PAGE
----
Chancellor Angela Merkel posted a resounding victory in Germany's general election yesterday (22 September), while her coalition partner, the Liberal FDP, was ousted from parliament by not reaching the needed 5% threshold.
Merkel Christian Democratic Union (CDU) and sister party the Christian Social Union (CSU) won more than 42% of the vote, a level not seen since 1990, the first poll after German reunification. However, the result was still a few votes short of an absolute majority leaving Merkel needing a coalition partner to govern.
The Free Deomcratic Party (FDP) suffered its greatest defeat since 1949, beaten by the Green Party (8.4%) and the former communist Left Party (8.6%). The recently formed eurosceptic movement Alternative for Germany (AfD), which advocates withdrawal from the euro currency, took 4.7% of the votes.
In a televised speech, Angela Merkel, who will govern for a third term, said it was "a super result".
“I see the next four years in front of me and I can promise that we will face many tasks, at home, in Europe and in the world," added Merkel, who has led Germany since 2005.
Speaking to EURACTIV in the CDU headquarters in Berlin, CDU MEP Elmar Brok greeted the result saying that Merkel had won her biggest mandate yet. “These elections were Angela Merkel’s elections,” he said.
Even though the result represents a clear endorsement of Merkel’s leadership during the eurozone crisis, the 59-year old chancellor may now need to embrace political rivals who have criticised her at every turn. She will most likely need a "grand coalition" government with the Social Democrats (SPD) or the Greens, with the latter less likely option.
Most Germans prefer a CDU/CSU and SPD grand coalition, according to the polls.
Negotiations to put together a grand coalition, however, could last weeks, observers say. The SPD might demand the finance ministry or insist on a nationwide minimum wage. Both the Greens and the SPD call for a more redistributive tax system, with breaks for lower income families and increases for the wealthy.
But a grand coalition led by Merkel would not be as stable as the one that was put in place during her first mandate in 2005. The SPD would join the governing coalition and then likely leave in one or two years to join the Greens and the Left party, according to Karl-Theodor zu Guttenberg, the former German defence minister now a researcher at the Centre for Strategic and International Studies.
FDP loses for having 'served the big banks'
The big surprise of these elections was the mediocre result of the Liberals. The FDP posted its lowest score since it entered the Bundestag in the 1949 election, its first after the second world war.
"This election outcome is a bitter blow for a party which has worked so hard to keep Germany's economy on track and to safeguard the freedoms of its citizens. The FDP will be much missed in government. But Liberalism is often most rejected when it is most needed," said the leader of the European liberals (ALDE party), Graham Watson.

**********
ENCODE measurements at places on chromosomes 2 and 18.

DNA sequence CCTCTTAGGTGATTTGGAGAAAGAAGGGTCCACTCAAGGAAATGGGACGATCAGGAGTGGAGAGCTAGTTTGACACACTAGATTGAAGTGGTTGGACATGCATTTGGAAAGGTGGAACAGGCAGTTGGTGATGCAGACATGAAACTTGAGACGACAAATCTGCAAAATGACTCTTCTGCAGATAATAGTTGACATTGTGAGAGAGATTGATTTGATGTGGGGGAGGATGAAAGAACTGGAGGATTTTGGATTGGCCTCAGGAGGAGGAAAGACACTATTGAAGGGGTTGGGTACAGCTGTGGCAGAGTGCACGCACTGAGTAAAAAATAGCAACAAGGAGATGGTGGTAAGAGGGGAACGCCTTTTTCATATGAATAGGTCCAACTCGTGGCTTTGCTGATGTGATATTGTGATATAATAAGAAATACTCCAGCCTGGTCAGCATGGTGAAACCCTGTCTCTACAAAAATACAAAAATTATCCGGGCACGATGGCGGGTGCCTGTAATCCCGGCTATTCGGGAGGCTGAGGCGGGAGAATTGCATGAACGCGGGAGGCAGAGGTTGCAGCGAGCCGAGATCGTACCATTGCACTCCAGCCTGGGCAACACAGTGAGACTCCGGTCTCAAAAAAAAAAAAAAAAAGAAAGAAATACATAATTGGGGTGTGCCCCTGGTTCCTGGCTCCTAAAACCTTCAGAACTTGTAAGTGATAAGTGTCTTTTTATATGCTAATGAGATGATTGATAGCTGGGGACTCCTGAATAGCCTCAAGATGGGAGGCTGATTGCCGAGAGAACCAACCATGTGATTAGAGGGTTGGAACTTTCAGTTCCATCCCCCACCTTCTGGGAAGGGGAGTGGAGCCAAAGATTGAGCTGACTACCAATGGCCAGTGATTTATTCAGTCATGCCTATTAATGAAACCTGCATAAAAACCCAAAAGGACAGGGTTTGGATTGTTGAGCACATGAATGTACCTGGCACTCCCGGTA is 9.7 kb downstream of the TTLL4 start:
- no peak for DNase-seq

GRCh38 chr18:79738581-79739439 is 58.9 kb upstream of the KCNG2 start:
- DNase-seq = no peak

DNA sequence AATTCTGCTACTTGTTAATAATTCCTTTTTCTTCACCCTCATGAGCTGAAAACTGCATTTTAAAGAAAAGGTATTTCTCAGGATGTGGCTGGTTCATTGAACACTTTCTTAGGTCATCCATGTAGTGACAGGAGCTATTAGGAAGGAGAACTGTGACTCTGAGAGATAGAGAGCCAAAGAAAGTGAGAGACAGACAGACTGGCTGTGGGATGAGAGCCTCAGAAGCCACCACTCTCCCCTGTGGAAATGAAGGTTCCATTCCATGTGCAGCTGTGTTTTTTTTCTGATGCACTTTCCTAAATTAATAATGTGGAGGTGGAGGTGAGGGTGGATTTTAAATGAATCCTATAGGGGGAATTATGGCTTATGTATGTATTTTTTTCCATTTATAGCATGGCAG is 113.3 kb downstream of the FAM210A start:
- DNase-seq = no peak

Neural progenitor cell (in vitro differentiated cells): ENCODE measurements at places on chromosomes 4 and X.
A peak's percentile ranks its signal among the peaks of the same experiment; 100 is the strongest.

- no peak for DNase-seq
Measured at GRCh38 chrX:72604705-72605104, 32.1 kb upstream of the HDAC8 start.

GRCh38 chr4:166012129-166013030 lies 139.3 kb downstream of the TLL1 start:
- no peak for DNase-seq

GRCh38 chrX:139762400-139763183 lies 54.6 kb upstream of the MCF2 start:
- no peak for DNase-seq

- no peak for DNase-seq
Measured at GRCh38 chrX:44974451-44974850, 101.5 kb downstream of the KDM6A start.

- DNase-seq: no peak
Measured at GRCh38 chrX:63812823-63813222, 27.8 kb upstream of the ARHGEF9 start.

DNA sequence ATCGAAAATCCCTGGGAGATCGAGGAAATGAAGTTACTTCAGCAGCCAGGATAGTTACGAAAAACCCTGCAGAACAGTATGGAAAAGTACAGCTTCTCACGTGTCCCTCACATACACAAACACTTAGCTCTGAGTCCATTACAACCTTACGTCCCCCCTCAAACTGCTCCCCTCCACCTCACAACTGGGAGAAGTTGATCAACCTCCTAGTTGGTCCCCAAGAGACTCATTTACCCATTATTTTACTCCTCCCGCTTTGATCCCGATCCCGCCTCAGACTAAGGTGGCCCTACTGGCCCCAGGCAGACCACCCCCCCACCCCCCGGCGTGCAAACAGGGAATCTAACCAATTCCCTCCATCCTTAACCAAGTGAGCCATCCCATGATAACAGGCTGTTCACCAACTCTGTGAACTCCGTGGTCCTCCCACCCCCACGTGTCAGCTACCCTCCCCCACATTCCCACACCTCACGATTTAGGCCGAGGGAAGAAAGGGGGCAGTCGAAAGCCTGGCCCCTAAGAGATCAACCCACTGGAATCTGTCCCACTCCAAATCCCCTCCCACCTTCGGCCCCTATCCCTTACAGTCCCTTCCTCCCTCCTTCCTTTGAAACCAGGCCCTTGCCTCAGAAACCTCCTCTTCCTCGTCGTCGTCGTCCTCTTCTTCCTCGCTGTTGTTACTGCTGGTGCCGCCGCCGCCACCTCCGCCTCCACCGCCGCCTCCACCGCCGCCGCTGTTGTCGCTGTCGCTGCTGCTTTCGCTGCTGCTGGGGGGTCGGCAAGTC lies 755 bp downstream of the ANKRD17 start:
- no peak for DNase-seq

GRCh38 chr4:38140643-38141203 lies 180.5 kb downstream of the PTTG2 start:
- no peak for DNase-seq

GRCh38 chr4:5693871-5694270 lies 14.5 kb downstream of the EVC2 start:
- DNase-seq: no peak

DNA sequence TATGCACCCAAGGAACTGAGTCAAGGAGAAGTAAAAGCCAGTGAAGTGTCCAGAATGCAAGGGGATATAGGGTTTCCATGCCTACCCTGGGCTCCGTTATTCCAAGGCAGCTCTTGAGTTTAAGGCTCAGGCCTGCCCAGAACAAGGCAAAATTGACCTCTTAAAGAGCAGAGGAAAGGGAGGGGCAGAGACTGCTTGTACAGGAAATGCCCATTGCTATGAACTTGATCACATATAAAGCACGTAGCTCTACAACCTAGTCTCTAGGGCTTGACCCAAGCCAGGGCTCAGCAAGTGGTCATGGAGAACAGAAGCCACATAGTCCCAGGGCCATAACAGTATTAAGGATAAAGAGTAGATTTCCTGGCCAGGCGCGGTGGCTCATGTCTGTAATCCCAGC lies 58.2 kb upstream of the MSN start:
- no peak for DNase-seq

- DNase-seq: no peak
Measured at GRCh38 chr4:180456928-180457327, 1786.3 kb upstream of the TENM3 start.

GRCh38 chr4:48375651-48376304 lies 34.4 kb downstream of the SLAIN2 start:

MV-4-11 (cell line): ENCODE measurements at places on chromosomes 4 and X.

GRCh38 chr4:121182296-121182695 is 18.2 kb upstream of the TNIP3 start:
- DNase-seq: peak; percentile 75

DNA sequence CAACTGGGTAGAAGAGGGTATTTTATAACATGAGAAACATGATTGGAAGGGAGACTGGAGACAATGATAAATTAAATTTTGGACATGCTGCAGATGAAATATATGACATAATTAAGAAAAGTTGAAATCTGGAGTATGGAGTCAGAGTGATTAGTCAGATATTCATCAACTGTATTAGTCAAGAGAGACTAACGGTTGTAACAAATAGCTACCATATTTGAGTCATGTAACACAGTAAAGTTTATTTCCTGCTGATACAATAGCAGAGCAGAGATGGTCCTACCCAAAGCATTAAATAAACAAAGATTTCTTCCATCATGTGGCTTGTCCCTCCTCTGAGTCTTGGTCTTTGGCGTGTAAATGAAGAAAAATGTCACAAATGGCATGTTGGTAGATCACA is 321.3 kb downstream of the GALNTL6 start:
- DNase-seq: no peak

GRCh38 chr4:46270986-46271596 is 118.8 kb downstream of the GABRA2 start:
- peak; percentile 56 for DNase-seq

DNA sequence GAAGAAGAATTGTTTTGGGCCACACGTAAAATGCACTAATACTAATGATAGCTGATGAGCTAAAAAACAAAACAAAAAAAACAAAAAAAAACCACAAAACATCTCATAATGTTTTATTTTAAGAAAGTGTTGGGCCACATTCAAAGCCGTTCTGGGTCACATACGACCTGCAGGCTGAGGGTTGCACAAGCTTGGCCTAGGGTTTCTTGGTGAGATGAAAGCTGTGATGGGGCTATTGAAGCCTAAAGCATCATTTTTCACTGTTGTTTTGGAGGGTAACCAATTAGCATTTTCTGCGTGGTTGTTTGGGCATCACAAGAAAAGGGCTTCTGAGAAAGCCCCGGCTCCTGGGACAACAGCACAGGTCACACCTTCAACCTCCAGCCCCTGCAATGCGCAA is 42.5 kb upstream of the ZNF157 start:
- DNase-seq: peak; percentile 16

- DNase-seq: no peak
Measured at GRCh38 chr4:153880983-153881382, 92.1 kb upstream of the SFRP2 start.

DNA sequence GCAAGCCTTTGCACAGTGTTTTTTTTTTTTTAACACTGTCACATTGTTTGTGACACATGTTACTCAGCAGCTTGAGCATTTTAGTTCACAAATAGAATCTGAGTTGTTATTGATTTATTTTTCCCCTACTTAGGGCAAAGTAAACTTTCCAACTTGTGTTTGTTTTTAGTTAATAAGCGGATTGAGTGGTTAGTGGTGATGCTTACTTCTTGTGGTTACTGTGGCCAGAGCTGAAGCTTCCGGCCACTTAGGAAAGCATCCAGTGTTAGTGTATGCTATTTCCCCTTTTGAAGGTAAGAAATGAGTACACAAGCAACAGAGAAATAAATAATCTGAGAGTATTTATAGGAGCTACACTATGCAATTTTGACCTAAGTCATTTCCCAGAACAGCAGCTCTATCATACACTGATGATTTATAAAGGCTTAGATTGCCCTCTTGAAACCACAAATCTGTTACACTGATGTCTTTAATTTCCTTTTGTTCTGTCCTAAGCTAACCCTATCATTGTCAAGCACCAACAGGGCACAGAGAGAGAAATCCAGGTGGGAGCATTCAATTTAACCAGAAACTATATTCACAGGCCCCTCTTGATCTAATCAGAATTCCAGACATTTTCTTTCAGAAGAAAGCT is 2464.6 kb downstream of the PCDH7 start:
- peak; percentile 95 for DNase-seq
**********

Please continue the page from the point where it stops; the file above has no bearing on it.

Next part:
"The FDP must now think long and hard about how it can regain the initiative with Germany's citizens by offering a broader-based menu of Liberal answers for the challenges the country faces," Watson added, hinting at the EU elections next year.
Centre -left MEP Jo Leinen told EURACTIV that the party paid the price of pursuing policies to please lobbying interests rather than the common good. “They have given too much the impression of serving big banks and big industry,” he said in a phone interview.
The AfD, a eurosceptic party founded only this year, did not win enough support to be represented in the Bundestag, but barely with 4.9%.
“The AfD did not make it. This shows Germany is not a country for populism,” added Brok.
The stark warning that Merkel and her finance minister gave in the days preceding the poll seems to have paid off.
Before the poll, Wolfgang Schäuble had indeed repeated that anti-EU sentiment threatened the region’s progress.
“These people claim: 'We’d be better off economically without the euro’,” he told the weekly Die Zeit. “That claim is totally wrong, has no credibility and is extremely dangerous for our prosperity.”
Even though the eurosceptic party did not get into the parliament, the fact that they have managed to get such results in less than a year since their birth is worrisome.
“It is a frightening good result for a party that did not exist six months ago,” Leinen said, adding that it showed that Merkel had not succeeded explaining the eurozone crisis to the electorate.
According to Leinen, even though they had not reached the Bundestag they would get into the European Parliament as their threshold of 3% is lower than than that of the general elections.
Good for Europe
Whatever the outcome of the coalition negotiations, MEPs on the left and the right agreed that the result would be good for Europe.
“The EU policy of Germany will more open and not just focused on austerity,” said Leinen, referring to its politics towards countries facing fiscal problems.
Whatever the coalition, the government will all push for speeding up implementation of the eurozone, leading to more expansionary economic policies in both Germany and the eurozone. Merkel’s third mandate will be more oriented toward further European integration than a CDU-FDP coalition.
“The fiscal tightening is mostly done,” said Brok. “What’s needed now are structural economic changes to become more competitive, we need incentives for growth,” he added, saying that on these principles conservatives and social democrats agree.